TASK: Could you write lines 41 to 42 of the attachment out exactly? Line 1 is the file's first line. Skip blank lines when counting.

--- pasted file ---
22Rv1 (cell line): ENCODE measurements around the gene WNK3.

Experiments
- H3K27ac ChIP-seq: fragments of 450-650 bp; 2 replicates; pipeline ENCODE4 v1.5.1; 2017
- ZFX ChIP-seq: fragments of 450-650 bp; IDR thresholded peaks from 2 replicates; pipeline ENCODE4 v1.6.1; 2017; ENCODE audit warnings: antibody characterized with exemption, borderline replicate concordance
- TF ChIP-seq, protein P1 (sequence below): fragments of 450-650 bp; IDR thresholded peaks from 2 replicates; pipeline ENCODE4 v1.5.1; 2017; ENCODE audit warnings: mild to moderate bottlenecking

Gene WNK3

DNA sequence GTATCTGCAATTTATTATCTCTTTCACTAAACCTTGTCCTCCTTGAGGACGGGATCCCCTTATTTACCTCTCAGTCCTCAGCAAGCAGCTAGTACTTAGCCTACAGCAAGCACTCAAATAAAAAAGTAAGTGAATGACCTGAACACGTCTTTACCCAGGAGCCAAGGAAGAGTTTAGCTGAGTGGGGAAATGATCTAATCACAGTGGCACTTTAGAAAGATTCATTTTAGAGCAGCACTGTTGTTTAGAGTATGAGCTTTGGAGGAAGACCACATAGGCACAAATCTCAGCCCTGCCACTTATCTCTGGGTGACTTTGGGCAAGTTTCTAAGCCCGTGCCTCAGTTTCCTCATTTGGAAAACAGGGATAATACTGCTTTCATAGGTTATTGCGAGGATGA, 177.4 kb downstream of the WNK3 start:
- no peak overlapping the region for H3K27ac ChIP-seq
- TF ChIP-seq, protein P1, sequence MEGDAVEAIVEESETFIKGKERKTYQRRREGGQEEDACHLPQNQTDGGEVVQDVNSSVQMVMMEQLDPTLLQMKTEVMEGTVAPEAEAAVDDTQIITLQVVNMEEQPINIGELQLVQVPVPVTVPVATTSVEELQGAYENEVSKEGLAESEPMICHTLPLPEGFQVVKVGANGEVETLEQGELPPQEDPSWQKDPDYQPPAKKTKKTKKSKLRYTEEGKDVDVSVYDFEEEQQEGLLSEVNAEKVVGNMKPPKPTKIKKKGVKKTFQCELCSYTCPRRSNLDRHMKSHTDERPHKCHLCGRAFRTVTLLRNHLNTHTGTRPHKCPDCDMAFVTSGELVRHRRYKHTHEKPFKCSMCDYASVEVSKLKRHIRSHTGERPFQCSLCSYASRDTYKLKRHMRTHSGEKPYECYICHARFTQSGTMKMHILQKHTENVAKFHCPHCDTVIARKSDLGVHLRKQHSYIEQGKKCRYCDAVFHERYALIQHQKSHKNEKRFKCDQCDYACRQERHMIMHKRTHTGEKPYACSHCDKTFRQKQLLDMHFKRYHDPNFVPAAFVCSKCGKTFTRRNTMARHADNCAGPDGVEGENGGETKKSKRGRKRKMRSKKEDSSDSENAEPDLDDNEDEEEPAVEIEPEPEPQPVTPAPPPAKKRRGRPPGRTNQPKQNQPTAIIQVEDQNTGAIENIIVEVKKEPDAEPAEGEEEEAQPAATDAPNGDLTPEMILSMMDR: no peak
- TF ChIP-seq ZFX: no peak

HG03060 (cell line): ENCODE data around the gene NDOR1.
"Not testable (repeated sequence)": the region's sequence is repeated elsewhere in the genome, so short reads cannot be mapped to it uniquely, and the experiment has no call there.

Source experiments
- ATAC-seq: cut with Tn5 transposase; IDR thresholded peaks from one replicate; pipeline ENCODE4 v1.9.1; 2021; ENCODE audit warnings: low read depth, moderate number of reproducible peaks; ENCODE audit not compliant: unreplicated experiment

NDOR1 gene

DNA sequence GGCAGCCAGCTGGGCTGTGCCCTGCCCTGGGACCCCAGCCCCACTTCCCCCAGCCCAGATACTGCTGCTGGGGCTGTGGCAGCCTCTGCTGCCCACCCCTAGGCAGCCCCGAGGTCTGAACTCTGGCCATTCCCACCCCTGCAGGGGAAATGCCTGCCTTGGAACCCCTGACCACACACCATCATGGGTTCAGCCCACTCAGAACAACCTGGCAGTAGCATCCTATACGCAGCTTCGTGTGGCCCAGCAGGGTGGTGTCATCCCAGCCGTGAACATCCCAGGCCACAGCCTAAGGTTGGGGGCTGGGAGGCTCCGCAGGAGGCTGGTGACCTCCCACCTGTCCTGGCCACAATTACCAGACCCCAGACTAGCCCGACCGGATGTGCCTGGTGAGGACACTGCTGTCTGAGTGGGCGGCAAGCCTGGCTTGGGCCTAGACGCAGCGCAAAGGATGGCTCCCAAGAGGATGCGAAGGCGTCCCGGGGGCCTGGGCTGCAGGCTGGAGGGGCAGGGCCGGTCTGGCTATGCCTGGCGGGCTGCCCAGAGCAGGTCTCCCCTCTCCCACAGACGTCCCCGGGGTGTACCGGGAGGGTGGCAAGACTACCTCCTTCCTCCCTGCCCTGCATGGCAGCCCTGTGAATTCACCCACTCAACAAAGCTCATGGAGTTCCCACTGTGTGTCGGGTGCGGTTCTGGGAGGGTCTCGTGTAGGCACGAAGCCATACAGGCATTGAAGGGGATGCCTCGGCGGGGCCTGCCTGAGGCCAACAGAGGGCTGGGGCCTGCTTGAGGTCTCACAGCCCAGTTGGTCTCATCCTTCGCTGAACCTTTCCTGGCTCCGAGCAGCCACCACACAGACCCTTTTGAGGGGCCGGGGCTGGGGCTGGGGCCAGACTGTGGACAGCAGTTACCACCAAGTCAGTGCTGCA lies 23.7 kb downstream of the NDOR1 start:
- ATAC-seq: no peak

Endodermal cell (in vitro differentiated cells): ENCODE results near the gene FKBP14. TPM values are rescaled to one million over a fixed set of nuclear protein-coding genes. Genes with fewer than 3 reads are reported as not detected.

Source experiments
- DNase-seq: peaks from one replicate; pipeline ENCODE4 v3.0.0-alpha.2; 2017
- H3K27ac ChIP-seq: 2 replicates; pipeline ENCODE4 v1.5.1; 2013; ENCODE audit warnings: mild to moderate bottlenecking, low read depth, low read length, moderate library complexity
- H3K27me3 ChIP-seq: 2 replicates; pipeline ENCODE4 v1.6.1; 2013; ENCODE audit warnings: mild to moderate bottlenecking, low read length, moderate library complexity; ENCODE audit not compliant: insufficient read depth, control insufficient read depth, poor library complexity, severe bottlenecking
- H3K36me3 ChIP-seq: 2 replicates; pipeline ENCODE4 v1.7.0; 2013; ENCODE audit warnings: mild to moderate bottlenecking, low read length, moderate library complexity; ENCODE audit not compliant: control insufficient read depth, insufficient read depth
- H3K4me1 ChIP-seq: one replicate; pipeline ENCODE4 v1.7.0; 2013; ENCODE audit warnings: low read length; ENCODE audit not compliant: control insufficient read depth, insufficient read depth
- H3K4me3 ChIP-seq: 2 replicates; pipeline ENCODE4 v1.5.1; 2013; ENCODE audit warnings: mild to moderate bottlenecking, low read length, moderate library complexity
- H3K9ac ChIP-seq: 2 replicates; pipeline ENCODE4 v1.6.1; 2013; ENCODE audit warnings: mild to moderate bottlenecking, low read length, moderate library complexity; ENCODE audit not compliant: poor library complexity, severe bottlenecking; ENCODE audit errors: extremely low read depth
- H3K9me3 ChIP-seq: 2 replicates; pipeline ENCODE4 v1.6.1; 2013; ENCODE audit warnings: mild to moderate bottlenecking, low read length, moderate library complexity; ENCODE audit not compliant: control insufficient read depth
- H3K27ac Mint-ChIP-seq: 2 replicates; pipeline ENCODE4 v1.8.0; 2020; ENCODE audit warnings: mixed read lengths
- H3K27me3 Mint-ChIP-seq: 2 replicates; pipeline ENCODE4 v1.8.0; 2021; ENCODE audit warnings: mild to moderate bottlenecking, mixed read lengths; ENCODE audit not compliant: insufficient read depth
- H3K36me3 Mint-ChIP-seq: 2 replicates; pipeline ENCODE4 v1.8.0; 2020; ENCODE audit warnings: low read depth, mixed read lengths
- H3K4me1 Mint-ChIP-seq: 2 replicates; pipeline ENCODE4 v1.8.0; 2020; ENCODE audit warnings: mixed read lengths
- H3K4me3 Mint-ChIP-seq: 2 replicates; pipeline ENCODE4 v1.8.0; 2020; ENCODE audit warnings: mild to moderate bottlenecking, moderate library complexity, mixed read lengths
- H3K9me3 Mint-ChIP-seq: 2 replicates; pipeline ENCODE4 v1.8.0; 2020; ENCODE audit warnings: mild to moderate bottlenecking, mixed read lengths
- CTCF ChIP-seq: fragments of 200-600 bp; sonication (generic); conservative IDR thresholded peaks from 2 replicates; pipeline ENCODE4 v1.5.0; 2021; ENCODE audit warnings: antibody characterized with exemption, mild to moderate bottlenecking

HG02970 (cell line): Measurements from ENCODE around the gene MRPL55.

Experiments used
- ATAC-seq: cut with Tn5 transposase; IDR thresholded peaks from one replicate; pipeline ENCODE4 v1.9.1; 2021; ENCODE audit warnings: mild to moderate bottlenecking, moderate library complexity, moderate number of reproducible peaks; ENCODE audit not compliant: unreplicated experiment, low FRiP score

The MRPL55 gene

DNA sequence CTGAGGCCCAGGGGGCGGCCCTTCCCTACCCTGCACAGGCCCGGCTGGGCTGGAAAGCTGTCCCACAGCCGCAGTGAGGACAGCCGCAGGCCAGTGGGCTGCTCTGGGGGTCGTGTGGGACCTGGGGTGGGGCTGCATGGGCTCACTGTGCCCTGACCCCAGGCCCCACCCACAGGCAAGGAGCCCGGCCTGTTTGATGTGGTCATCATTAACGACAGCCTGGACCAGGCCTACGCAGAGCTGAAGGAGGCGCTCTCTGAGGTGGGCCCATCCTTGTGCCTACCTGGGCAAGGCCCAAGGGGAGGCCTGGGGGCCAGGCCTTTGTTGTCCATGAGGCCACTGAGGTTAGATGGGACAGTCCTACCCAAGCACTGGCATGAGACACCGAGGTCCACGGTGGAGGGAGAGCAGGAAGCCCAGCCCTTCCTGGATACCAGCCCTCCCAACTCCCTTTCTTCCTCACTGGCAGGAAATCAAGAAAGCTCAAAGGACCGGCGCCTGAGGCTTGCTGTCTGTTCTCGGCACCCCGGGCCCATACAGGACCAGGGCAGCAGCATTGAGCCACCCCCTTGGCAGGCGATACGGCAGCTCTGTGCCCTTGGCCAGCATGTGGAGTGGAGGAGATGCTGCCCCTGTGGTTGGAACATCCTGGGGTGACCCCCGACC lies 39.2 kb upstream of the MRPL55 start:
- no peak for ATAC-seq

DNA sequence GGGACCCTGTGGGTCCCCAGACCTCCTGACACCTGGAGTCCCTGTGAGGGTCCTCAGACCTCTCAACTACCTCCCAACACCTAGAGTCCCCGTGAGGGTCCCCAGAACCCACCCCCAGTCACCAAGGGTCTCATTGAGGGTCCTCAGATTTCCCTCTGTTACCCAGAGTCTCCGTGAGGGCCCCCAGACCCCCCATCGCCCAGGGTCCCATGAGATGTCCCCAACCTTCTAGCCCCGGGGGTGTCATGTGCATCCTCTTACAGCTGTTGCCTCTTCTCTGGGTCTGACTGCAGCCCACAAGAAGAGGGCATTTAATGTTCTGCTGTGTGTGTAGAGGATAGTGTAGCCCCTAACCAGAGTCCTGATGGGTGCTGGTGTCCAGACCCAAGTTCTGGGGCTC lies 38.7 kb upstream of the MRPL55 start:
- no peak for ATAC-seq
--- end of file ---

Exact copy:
DNA sequence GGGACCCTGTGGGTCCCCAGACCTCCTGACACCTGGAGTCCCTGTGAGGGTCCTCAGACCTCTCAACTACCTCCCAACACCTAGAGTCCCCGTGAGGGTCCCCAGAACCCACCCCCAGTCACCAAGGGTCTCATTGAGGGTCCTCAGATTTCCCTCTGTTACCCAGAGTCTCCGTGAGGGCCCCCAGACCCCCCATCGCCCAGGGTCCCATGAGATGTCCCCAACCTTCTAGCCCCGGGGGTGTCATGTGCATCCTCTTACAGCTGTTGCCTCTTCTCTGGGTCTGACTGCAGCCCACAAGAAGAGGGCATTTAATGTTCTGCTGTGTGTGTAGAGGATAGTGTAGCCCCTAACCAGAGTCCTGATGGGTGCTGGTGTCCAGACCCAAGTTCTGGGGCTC lies 38.7 kb upstream of the MRPL55 start:
- no peak for ATAC-seq